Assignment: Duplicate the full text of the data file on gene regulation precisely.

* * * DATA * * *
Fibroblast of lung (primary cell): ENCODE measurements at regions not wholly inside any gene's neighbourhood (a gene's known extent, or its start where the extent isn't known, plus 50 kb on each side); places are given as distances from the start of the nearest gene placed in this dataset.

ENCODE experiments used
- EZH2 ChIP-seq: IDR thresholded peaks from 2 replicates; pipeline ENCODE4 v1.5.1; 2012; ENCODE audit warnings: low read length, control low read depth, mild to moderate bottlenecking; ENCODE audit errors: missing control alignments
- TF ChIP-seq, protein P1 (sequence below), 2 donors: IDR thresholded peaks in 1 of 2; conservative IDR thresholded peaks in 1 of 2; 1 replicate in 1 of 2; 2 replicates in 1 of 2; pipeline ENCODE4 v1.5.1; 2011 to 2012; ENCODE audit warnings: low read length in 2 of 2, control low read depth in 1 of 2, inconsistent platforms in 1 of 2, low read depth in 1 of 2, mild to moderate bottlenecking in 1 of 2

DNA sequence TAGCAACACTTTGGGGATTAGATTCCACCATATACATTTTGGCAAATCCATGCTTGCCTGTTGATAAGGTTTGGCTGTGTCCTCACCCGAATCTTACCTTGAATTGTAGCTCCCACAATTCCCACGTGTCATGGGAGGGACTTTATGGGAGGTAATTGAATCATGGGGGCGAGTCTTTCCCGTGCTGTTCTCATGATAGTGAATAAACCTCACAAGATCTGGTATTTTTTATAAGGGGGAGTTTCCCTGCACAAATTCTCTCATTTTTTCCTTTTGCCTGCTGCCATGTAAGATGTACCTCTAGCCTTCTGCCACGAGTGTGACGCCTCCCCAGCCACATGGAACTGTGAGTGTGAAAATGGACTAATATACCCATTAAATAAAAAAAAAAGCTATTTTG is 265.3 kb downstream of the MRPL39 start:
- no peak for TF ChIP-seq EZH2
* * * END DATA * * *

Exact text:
Fibroblast of lung (primary cell): ENCODE measurements at regions not wholly inside any gene's neighbourhood (a gene's known extent, or its start where the extent isn't known, plus 50 kb on each side); places are given as distances from the start of the nearest gene placed in this dataset.

ENCODE experiments used
- EZH2 ChIP-seq: IDR thresholded peaks from 2 replicates; pipeline ENCODE4 v1.5.1; 2012; ENCODE audit warnings: low read length, control low read depth, mild to moderate bottlenecking; ENCODE audit errors: missing control alignments
- TF ChIP-seq, protein P1 (sequence below), 2 donors: IDR thresholded peaks in 1 of 2; conservative IDR thresholded peaks in 1 of 2; 1 replicate in 1 of 2; 2 replicates in 1 of 2; pipeline ENCODE4 v1.5.1; 2011 to 2012; ENCODE audit warnings: low read length in 2 of 2, control low read depth in 1 of 2, inconsistent platforms in 1 of 2, low read depth in 1 of 2, mild to moderate bottlenecking in 1 of 2

DNA sequence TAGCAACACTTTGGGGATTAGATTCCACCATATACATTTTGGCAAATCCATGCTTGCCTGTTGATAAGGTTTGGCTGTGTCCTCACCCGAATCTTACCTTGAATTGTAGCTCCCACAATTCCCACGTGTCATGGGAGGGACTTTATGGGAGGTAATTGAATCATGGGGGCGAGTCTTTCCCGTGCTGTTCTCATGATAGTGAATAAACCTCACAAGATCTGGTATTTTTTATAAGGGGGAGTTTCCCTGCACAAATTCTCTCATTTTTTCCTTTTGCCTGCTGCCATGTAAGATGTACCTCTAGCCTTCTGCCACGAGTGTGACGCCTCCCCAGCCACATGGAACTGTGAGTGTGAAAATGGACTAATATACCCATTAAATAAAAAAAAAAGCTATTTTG is 265.3 kb downstream of the MRPL39 start:
- no peak for TF ChIP-seq EZH2